6. When you’re in the pitch room holding area…aka the most terrifying place on earth…sit by yourself or with strangers. Don’t sit by your BFF unless it’s going to help your relax and focus. Unless of course your BFF is there to distract you and therefore keep you calm. However, I still suggest sitting on your own if you can. Use the time to focus, go over your notes one more time or just concentrate on breathing. It’s very easy to forget you still need oxygen to flow to your brain while waiting to pitch. Deep breath in, slow breath out. Repeat. Find your pitching Zen.
7. Be yourself. I know it’s hard when you’re nervous and you’re trying to impress someone important and all, but really, they’re people too. Don’t forget that. I think the best pitch I did was the one where I connected with an editor (a dream editor!) about one of her other authors. I loved one of her author’s series and shared with the editor how I thought my series was the same and uniquely different. After that, I felt like I was chatting with a friend. I relaxed. I laughed. I acted like myself. And the editor responded well to that. I’m not saying all of them will, but the one I sat with did. She even made a huge request and a suggestion that set in motion a lot of great things for me!
Be yourself but you also need to be professional. Be polite and courteous. Be friendly and respectful. Smile and shake their hand when you arrive at the table. Have a business card handy to give them so they have something to remember you by. I also suggest having a pen handy so that when they hand you their business card and request materials, you can quickly jot down on the back of the card what was requested since you may not remember when you leave the room.
8. If you can help it, don’t read from notes. I made note cards so that I had them if I totally blanked, but honestly, I didn’t even bring them out of my bag. I probably didn’t say exactly what was on the cards—Who am I kidding? I know I didn’t!—but I didn’t need to say that stuff. It was the prep work. Imagine it like you’re studying for an exam. You can make the notes, write out cue cards or whatever else you want to do to memorize something, but in the end, it’s just you in that room. YOU know your book better than anyone else. Talk about the things you love about it and that make it special. Even if it’s not perfect, it will be okay.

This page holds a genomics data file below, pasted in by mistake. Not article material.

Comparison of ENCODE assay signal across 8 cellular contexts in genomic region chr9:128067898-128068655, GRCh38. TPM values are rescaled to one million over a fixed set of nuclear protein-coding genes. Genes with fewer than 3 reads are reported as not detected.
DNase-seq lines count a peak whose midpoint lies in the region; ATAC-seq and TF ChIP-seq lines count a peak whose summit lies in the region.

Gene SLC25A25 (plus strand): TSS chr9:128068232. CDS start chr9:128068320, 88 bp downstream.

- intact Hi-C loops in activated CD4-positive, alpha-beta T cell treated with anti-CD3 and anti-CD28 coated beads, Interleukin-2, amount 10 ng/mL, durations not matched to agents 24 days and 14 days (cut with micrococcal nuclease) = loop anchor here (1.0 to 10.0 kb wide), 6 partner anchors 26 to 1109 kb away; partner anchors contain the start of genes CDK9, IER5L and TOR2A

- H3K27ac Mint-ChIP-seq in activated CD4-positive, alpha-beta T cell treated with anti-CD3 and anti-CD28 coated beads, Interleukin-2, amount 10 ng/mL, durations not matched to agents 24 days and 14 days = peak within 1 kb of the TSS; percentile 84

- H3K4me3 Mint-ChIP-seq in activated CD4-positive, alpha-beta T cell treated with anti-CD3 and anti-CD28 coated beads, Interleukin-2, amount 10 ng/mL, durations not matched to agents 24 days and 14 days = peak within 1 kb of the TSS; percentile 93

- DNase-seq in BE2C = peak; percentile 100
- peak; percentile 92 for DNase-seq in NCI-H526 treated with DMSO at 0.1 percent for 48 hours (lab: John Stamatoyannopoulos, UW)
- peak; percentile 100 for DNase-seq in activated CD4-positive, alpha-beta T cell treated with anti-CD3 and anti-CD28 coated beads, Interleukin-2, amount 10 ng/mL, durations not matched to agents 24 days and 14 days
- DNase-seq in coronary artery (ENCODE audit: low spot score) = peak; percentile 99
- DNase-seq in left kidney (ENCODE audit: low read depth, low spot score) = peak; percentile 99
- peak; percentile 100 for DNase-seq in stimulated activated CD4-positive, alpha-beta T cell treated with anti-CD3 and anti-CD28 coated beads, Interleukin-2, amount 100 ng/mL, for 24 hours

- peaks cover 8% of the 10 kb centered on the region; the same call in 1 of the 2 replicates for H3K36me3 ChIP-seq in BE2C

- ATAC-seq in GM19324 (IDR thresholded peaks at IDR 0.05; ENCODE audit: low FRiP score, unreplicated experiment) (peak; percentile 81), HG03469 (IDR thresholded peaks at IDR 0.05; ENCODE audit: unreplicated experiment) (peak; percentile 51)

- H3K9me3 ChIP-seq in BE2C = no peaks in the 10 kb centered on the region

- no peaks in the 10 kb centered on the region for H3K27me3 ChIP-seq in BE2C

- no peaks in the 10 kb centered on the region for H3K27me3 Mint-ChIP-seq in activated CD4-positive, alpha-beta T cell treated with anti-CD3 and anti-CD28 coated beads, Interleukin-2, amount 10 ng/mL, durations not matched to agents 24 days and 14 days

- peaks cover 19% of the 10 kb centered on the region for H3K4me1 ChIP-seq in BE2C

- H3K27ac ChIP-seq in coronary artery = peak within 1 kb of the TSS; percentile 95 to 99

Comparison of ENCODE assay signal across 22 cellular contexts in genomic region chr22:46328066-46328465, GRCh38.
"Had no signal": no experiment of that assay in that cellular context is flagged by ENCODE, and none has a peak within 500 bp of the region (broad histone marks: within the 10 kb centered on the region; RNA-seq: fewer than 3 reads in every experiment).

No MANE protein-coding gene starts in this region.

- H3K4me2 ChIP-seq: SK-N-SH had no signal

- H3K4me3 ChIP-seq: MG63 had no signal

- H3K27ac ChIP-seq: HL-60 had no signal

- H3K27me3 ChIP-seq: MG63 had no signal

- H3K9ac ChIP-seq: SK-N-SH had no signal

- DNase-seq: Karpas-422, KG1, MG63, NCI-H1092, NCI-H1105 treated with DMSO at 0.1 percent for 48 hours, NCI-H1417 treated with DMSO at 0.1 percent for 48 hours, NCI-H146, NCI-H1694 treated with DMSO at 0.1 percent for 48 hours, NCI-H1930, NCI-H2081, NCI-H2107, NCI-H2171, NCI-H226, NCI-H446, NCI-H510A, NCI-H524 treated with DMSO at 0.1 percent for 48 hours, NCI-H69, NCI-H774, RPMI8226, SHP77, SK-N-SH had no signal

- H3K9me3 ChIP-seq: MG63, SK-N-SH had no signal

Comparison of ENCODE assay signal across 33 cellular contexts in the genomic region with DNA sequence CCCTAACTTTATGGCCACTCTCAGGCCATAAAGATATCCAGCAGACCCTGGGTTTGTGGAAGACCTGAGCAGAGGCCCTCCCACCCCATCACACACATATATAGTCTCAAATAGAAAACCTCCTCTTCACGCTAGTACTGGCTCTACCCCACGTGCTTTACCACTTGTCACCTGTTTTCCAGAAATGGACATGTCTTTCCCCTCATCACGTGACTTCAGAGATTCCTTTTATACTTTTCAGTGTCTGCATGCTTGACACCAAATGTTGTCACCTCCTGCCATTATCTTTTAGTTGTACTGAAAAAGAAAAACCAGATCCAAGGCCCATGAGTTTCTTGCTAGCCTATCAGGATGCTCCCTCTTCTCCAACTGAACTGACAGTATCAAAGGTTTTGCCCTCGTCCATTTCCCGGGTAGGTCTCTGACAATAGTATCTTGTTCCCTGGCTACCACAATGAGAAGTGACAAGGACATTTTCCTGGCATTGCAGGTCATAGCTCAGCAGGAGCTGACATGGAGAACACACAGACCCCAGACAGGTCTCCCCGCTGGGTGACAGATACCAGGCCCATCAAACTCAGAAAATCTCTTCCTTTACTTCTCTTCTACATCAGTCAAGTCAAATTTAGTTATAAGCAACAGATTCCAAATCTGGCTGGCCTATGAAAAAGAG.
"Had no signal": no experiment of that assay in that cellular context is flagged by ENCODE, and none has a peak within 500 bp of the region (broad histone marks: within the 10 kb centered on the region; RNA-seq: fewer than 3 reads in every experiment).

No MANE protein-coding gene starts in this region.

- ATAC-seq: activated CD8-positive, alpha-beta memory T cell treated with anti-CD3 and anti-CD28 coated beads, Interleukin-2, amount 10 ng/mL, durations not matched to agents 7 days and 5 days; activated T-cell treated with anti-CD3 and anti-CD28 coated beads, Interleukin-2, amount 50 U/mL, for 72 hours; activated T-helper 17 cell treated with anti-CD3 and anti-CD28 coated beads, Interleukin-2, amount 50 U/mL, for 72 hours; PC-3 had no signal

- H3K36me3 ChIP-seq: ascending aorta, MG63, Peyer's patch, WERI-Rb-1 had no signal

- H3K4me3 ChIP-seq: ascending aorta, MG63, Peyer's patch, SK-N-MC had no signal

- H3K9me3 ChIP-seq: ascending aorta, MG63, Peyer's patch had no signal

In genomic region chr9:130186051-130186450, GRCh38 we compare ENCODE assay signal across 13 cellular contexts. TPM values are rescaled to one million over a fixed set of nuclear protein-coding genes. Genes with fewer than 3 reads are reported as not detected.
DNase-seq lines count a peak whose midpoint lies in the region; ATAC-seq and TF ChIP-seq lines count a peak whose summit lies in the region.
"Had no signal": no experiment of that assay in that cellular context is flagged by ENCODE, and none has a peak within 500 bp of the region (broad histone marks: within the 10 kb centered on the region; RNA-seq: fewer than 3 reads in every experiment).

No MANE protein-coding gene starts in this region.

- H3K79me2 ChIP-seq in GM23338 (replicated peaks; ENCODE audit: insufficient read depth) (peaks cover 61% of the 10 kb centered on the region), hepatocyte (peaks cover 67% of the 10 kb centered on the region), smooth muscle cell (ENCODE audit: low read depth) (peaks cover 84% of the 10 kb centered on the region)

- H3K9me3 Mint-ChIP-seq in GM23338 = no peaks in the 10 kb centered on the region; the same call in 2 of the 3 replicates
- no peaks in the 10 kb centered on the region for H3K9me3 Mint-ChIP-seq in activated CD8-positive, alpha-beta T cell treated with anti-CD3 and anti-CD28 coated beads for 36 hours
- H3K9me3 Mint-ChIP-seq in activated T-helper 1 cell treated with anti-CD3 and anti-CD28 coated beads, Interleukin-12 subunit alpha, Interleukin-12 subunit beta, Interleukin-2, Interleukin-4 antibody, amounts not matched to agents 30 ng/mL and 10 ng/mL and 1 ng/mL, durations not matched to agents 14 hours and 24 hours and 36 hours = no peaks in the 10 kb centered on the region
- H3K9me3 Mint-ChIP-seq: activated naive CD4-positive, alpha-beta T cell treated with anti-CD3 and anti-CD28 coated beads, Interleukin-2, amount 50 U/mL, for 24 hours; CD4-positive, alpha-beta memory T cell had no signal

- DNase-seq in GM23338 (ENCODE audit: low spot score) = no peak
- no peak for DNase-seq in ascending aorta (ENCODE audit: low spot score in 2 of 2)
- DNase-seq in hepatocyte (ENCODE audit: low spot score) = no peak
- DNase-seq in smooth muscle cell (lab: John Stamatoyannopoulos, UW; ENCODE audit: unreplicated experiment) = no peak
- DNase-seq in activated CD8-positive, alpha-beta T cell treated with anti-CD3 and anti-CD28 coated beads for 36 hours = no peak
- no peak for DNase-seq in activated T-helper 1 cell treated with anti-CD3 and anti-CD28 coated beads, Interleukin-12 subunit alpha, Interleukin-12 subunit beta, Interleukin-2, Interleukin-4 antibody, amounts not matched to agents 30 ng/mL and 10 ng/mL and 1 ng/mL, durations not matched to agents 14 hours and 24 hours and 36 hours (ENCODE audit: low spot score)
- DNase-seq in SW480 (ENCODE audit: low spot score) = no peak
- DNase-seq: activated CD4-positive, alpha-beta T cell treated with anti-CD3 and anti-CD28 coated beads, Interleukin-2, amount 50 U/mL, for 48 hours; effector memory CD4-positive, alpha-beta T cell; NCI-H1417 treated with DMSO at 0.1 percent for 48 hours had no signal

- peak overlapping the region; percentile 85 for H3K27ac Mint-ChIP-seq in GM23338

9. Keep it short and sweet. Pitching is not the time to sit down and read your five-page synopsis to the editor/agent. Yes, you worked so hard on it and it tells everything anyone ever needed to know about your book, but it’s too much! This pitch is longer than your one or two sentence log line, but it’s not your synopsis. Think about the blurb you read on the back of a published book. You want something like that-ish. Not too long, not too short. Give enough details to paint the picture of what your book is about, but not so much that the editor or agent is going to need a nap after meeting with you. And make sure you leave time for the editor/agent to ask you any questions they might have. This appointment is a two-way conversation.
10. Snag an extra appointment. If you missed out on getting an appointment with one of your dream editors/agents, you may be able to snag an spot—if it’s the same this year as it was last. Last year, while I waited in between appointments (I think I had 30-40 minutes or so between) I was able to step in for an additional appointment with an editor when they had an open spot. The lady running the holding area yelled for a fill in and I jumped at the opportunity. But be warned, you need to make sure you have enough time to do that before your real appointment. If you’re not in the holding room when they call your name, they’ll offer it up to someone else who is waiting!
Anyone else have any other tips to offer up? Share them in the comments!!